Tennessee fall out, Day 2
I feel for Steve McB, and TFP sports editor Stephen Hargis and Brad Shepard and Weston Wamp and ESPN 105.1 the Zone program director Wells Guthrie and my cousin Scott Cole and several other folks who have been long-standing and, over the last decade, long-suffering UT fans.
Simply put, Saturday was the worst loss in program history, in my opinion.
It was to a 2-10 team from a season ago that got housed by UTC a few years ago and that started playing when Cam Newton was at Auburn. Seriously.
You know the details about the game. What are the circling ripples in the aftermath?
This was not about talent. This was not about experience. This was not about Butch or Dooley or Kiffin leaving after one year and blowing the whole thing up.
This was about coaching, plain and simple. From Jeremy Pruitt to Jim Chaney to Derrick Ansley — and should we have been a little more concerned about his lack of experience because Pruitt missing decisive moments running the team to work with the defense is not a good look — throughout the staff.
The Vols were not motivated or ready to play. That's on coaching.
The Vols were outmaneuvered in the second half, especially on defense. That's on coaching. And speaking of coaching, well, do not use the transition of the staff as an excuse for the Tennessee debacle. Georgia State's on-field coaching staff, for the most part is entering its second season together. Those not in year 2 are in year 1.
Now comes the spin cycle that started Monday from Jeremy Pruitt.
And if I were among the group of hard-core Tennessee fans I mentioned above or the countless others who are trying to come up with reasons not to scan the basketball prospectus, well, Pruitt's comments in the above Gene of Many Hats Henley's report in today's TFP are, at best, tone deaf.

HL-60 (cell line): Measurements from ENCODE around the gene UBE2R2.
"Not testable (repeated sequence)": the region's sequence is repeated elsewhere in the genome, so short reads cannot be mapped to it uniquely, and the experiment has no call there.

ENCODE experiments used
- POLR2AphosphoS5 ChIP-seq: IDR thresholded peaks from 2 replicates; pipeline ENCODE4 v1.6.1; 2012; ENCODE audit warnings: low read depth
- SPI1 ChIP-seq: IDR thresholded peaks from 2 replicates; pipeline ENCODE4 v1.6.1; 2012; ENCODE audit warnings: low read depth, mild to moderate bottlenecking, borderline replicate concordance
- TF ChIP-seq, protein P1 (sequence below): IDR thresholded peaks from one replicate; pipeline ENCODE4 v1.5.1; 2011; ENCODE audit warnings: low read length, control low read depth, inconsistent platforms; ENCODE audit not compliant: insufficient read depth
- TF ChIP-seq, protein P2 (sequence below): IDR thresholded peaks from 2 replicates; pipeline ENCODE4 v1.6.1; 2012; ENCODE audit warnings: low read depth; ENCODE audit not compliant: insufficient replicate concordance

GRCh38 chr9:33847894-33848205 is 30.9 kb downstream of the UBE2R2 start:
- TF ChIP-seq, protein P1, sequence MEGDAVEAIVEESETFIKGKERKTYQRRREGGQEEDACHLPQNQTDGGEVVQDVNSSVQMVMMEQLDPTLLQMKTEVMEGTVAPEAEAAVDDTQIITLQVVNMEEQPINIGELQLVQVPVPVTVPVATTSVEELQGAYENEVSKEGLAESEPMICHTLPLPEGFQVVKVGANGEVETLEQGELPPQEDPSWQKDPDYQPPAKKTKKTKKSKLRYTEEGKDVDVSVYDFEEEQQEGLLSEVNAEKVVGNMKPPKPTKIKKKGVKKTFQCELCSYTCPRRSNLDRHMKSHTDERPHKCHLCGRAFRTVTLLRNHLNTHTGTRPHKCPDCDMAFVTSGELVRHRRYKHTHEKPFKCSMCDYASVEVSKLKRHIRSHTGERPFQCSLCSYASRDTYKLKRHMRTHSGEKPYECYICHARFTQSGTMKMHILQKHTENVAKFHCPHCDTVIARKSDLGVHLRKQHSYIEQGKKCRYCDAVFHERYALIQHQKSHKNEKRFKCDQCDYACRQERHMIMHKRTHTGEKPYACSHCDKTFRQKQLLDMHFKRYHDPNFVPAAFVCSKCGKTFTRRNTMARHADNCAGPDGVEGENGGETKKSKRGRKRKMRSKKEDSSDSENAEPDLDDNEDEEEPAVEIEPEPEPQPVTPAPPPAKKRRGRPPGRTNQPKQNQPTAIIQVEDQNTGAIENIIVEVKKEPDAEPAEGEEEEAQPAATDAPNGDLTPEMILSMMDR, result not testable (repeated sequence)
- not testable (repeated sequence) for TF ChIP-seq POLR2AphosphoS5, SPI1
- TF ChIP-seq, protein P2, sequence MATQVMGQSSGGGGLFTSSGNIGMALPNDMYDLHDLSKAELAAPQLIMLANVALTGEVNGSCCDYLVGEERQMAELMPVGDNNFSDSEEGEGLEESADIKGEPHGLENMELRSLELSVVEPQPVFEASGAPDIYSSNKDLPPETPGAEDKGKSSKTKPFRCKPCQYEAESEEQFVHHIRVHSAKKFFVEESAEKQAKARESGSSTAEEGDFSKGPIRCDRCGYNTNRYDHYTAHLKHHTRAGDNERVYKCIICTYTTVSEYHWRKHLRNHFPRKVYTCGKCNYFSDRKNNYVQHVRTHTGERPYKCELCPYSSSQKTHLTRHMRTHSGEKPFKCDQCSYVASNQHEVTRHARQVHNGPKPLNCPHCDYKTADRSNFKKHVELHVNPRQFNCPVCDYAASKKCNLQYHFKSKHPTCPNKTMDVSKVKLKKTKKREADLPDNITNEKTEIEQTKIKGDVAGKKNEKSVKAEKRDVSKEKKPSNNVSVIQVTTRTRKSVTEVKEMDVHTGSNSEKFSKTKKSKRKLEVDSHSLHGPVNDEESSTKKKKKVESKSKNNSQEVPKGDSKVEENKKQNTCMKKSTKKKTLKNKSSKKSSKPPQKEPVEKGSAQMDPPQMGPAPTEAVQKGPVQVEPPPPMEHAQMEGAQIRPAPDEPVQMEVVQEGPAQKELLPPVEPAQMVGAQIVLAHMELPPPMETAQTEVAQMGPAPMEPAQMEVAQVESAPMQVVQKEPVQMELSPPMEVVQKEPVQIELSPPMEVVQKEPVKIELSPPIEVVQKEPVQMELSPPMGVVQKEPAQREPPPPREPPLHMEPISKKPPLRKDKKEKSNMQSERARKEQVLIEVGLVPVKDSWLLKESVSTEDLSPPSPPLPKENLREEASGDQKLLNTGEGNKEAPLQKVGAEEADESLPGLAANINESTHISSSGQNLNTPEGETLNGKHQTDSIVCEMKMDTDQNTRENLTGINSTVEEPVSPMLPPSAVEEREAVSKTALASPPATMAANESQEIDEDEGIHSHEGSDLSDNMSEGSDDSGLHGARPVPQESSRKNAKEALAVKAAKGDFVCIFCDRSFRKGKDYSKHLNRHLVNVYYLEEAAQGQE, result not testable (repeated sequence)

Here's one of the chunks near the end of Henley's update: "We've got to go to work. We've got to go back and practice the right way, work on creating the right habits. We're young and inexperienced and we've got to continue to grow; the most you improve is from the first to the second week. We have a great opportunity starting today to do that, and if we're made the right way — I'm talking what's inside of us about wanting to go back, having a little pride about who you represent and who you play for — you go back and you dig a little deeper, try a little harder, watch a little more film here, or do a little extra in the weight room, whatever it is. We've got to look in the mirror and figure out what we've got to do, each and every one of us to get better and that's what we've got to do in this building."
It would have sounded similar if UT had won 38-30, right? And that's unacceptable.
Hey, I understand picking your moments, because the coach that blows up in every news conference becomes the Boss that Cries Wolf and the screaming becomes commonplace and you've lost the high RPM meter for impact.
But again, this was the worst loss in program history, all things considered.
Again, here's more from Pruitt on Monday via Gene of Many Hats: "Everybody in the room has Tennessee on his chest, so, what do we all need to do to improve to be at our best? It all starts with me, so on the defensive side, we've got to be able to improve, execute, make adjustments during the game. We've got to eliminate mistakes.
"When you look at the teams that win, there's lots of people that talk about talent and there's probably something to that, right? It helps to have talent, but if you look at good football teams, they create the right habits, make very few mistakes. They play the right way, compete, play smart, play together and don't beat themselves. When things aren't going their way, they find a way to change the momentum of the game, that's what good football teams do. It's not like some kind of dust that you sprinkle out there.